Shy babies: Ideas that can help
If you have a shy baby, you want to read on about ways to help
If you’ve noticed your little one is showing traits of timidness, you want to read on and see these helpful tips for shy babies.
It’s worth noting that babies are born social even in their early weeks so there’s certainly plenty you can do to encourage this side of them to come out more and more.
1. Have a 2-way conversation from the off
Sounds a bit mad as your baby is miles off speaking their first word but you can still have a conversation. Without using words, if you converse with your baby using the sounds they use, it encourages them from an early age to communicate and that it’s normal for others to interact them and helps them get used to it.
2. Let your baby lead the way
It’s important to understand your baby’s ways and what they are comfortable with and what they’re not. For example, some babies are happy to be passed to new people and that’s great to encourage if they do. However, some are naturally more wary of being passed to strangers so acknowledge this if it’s the case and take things more at their pace. Perhaps encourage the person to interact with your baby by playing with a toy with them or smiling and tickling them while they’re still in the comfort of their parent’s arms.
3. Gradually introduce to others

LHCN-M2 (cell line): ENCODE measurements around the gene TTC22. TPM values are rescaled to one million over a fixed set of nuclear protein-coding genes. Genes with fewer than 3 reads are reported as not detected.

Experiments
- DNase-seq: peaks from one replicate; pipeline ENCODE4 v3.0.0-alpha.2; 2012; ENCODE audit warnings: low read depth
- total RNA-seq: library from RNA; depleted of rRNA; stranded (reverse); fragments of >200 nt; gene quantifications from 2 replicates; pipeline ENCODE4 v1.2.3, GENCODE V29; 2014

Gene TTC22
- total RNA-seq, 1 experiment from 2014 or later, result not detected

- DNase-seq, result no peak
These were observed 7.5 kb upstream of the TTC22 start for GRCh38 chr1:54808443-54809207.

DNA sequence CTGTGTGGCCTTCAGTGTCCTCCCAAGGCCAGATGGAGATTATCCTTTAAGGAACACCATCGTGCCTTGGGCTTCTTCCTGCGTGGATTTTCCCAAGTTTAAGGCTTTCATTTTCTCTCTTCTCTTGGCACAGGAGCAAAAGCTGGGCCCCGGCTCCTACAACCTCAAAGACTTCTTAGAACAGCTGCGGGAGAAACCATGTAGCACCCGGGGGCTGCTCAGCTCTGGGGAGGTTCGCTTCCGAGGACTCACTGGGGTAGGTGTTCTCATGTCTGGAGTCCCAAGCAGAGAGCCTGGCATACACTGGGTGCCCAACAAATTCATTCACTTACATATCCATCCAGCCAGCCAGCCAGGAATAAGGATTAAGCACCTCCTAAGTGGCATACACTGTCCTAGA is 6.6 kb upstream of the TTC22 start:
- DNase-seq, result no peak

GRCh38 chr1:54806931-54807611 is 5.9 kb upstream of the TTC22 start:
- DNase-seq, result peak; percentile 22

If your baby is a bit wary, perhaps introduce them to new people gradually, one or two at a time so it’s not overwhelming for them in a room full of people they don’t recognise.
4. Start with older children
If anyone is going to bring out the social side of your baby it’s an older child. All children are fascinated by children older than them so that’s a great place to start.
5. Make socialising ‘normal’
Always encourage your baby to greet others, even if it’s only your partner coming home, go up to the door and encourage them to wave or smile to greet the other person.
Here are some other things you can try to help your little one get over shyness:
Don’t just leave your little one in social situations, like a playgroup or parents’ group, stay with them but encourage them to explore their surroundings. As they become more comfortable you can gradually move away a bit at a time. Just be close enough to step in should they start to get upset, you want it to be a positive experience for him.
Don’t over-comfort them as it may come across that you’re warning them to be aware and that they are actually in a scary situation and make them fearful.
Praise ‘brave’ behaviour like using eye contact, or venturing a little away from you. Be really clear with them so they know exactly what you are praising them for.
Show them how it’s done, let them see that if someone says hello to you you always say hello back.
If people refer to your little one as ‘shy’, gently correct them so your child hears you say ‘they just take a while to get comfortable.’